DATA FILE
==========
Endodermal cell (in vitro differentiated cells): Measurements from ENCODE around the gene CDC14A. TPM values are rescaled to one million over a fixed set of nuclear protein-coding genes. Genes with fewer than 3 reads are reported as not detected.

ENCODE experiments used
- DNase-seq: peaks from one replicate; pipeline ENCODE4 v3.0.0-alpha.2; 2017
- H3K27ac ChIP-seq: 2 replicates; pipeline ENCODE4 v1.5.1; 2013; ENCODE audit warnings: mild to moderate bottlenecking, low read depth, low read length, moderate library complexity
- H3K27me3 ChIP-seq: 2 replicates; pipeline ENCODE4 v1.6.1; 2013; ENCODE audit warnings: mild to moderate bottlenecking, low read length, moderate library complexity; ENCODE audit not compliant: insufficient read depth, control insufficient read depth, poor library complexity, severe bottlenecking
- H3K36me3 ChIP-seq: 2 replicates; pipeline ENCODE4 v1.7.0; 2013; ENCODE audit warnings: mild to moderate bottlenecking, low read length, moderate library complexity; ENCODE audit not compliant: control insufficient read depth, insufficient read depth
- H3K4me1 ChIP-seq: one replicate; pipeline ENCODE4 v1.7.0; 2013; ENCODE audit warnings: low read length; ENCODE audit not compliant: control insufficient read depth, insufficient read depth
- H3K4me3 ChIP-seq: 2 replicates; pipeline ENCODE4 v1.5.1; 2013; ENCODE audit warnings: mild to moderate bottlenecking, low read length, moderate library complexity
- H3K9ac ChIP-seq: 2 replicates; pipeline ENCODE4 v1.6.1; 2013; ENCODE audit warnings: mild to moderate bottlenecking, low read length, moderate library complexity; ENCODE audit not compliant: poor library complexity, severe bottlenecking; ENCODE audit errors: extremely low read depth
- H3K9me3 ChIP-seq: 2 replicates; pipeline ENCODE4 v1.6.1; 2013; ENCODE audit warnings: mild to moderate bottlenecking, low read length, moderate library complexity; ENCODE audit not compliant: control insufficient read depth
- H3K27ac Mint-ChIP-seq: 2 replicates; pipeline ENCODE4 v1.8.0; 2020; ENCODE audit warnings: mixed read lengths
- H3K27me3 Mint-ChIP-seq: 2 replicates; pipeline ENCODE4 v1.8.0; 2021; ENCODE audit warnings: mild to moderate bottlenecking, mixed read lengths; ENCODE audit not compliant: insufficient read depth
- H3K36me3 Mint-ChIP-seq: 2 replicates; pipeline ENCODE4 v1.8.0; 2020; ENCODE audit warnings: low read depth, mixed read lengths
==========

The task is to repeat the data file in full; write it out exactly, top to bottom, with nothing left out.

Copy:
Endodermal cell (in vitro differentiated cells): Measurements from ENCODE around the gene CDC14A. TPM values are rescaled to one million over a fixed set of nuclear protein-coding genes. Genes with fewer than 3 reads are reported as not detected.

ENCODE experiments used
- DNase-seq: peaks from one replicate; pipeline ENCODE4 v3.0.0-alpha.2; 2017
- H3K27ac ChIP-seq: 2 replicates; pipeline ENCODE4 v1.5.1; 2013; ENCODE audit warnings: mild to moderate bottlenecking, low read depth, low read length, moderate library complexity
- H3K27me3 ChIP-seq: 2 replicates; pipeline ENCODE4 v1.6.1; 2013; ENCODE audit warnings: mild to moderate bottlenecking, low read length, moderate library complexity; ENCODE audit not compliant: insufficient read depth, control insufficient read depth, poor library complexity, severe bottlenecking
- H3K36me3 ChIP-seq: 2 replicates; pipeline ENCODE4 v1.7.0; 2013; ENCODE audit warnings: mild to moderate bottlenecking, low read length, moderate library complexity; ENCODE audit not compliant: control insufficient read depth, insufficient read depth
- H3K4me1 ChIP-seq: one replicate; pipeline ENCODE4 v1.7.0; 2013; ENCODE audit warnings: low read length; ENCODE audit not compliant: control insufficient read depth, insufficient read depth
- H3K4me3 ChIP-seq: 2 replicates; pipeline ENCODE4 v1.5.1; 2013; ENCODE audit warnings: mild to moderate bottlenecking, low read length, moderate library complexity
- H3K9ac ChIP-seq: 2 replicates; pipeline ENCODE4 v1.6.1; 2013; ENCODE audit warnings: mild to moderate bottlenecking, low read length, moderate library complexity; ENCODE audit not compliant: poor library complexity, severe bottlenecking; ENCODE audit errors: extremely low read depth
- H3K9me3 ChIP-seq: 2 replicates; pipeline ENCODE4 v1.6.1; 2013; ENCODE audit warnings: mild to moderate bottlenecking, low read length, moderate library complexity; ENCODE audit not compliant: control insufficient read depth
- H3K27ac Mint-ChIP-seq: 2 replicates; pipeline ENCODE4 v1.8.0; 2020; ENCODE audit warnings: mixed read lengths
- H3K27me3 Mint-ChIP-seq: 2 replicates; pipeline ENCODE4 v1.8.0; 2021; ENCODE audit warnings: mild to moderate bottlenecking, mixed read lengths; ENCODE audit not compliant: insufficient read depth
- H3K36me3 Mint-ChIP-seq: 2 replicates; pipeline ENCODE4 v1.8.0; 2020; ENCODE audit warnings: low read depth, mixed read lengths